Christine Lagarde’s speech in Tokyo this week reinforces her formidable reputation for fluency. Fluency in law, finance, languages and politics. She’s no slouch when it comes to public speaking either.
Beginning her speech she used a very neat reference to the 60th anniversary of Japan’s membership of the IMF before drawing on the position 60 years later. It’s a favourite technique…and it worked.
This section was marred only by:
Through our journey together…
Journey? This speech has to be more important than an economics self-help group.
Her speech had good structure. There were three main points that she referred to throughout and summed up in her conclusion. Faultless.
We heard the occasional metaphor:
Let me begin with the issue of primary importance: the global economy’s ongoing effort to break free from the shackles of the financial crisis.
It was refreshing for a finance speaker to use a metaphor beyond storm and tempest to describe the global economy.
Her speech attempted alliteration. Curiosity wonders how that might have sounded in Japanese, but it worked in English:
Even when faced with challenges at home, Japan has taken the global view, the noble view.
Short sentences are a favourite in Ms Lagarde’s speeches:
For make no mistake: this is a global crisis.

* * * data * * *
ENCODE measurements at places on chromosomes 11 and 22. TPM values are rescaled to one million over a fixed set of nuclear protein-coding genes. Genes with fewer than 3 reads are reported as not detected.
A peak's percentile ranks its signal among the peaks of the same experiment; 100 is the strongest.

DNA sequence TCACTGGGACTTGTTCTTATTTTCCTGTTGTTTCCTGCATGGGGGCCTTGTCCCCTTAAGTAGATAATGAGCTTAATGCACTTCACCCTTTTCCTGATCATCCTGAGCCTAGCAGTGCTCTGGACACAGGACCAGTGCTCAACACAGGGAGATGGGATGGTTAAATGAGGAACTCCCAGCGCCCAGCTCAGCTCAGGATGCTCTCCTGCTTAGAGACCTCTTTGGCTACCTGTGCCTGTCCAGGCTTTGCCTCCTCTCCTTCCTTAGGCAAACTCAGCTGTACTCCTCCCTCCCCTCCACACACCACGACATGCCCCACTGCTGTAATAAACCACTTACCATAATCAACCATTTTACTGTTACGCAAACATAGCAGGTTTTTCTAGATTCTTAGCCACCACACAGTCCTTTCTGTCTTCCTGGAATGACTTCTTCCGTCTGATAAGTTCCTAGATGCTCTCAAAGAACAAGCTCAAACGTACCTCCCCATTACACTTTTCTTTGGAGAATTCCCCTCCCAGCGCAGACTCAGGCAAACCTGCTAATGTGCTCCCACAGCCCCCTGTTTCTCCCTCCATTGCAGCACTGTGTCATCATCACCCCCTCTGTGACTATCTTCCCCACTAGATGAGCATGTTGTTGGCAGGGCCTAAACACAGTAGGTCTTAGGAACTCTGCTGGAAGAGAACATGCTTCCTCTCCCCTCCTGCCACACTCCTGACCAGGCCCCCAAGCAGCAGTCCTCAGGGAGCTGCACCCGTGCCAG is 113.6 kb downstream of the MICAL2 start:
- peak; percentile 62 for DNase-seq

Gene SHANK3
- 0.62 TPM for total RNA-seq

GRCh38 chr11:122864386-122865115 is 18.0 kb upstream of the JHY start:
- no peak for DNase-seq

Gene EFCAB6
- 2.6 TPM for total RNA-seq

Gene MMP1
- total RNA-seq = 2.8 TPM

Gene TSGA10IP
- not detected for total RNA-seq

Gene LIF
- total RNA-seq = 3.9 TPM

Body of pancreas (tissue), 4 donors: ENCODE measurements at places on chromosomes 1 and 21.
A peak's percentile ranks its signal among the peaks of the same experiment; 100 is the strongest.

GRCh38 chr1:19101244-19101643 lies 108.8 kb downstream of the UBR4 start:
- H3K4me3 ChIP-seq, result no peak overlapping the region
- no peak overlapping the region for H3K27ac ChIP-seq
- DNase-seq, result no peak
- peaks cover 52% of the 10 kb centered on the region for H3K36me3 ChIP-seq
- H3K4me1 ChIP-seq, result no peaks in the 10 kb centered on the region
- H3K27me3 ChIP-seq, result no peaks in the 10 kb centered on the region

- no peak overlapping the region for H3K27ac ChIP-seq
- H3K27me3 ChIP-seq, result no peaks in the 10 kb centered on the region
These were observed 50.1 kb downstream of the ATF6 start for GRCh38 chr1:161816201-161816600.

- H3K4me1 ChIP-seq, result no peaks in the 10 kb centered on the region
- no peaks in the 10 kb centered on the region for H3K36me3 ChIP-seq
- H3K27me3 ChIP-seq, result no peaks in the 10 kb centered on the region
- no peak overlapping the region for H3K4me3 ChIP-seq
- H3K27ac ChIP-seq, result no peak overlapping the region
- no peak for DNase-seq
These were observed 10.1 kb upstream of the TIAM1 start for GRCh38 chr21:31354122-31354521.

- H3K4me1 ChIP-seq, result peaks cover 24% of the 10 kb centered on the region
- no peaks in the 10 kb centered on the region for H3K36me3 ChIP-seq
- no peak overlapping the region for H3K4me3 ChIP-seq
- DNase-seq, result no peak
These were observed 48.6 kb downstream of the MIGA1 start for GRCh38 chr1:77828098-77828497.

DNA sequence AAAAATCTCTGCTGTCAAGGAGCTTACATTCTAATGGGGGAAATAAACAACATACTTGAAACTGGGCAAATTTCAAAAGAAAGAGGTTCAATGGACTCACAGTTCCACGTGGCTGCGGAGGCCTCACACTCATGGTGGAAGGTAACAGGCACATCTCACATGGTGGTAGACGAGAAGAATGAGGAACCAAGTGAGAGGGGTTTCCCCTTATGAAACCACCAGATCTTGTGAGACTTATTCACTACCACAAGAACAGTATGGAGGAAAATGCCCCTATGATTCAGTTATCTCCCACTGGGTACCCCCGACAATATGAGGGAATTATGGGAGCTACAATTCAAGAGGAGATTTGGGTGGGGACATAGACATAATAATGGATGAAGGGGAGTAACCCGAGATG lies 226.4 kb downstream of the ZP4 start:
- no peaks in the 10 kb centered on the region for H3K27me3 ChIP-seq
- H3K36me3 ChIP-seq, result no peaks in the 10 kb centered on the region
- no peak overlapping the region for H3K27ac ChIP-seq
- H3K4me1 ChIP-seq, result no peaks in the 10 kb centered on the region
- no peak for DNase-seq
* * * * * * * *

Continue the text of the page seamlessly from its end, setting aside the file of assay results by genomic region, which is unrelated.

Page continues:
Policy coordination in practice, if you will.
Quotes featured strongly in her speech. There was a Japanese quote and even one from Greece:
As Aristotle put it: “The whole is greater than the sum of its parts.” Today, more than ever, the world needs a vision of ‘the whole’.
There might have been room for some Greek tragi-comedy or even siren voices. But the Head of the IMF is too serious a speaker for that.
Her speech included an example of the “this, not that” technique. It’s a firm favourite of politicians everywhere:
As well as restoring the health of sovereigns, we also need to restore the health of the financial sector: back to supporting, not destabilizing the economy; back to function, not dysfunction; back to service, not just profit.
Other speakers who discuss the global economy are prone to talk about the arcane detail. Not Ms Lagarde:
I will not go into the details here, but the IMF has laid out what we think needs to be done: better regulation, stronger supervision, and proper incentives for the private sector.
Her speech proved well-structured and well-written. it contained enough to be serious and not too much to be tedious. That’s a difficult balance for an IMF speaker.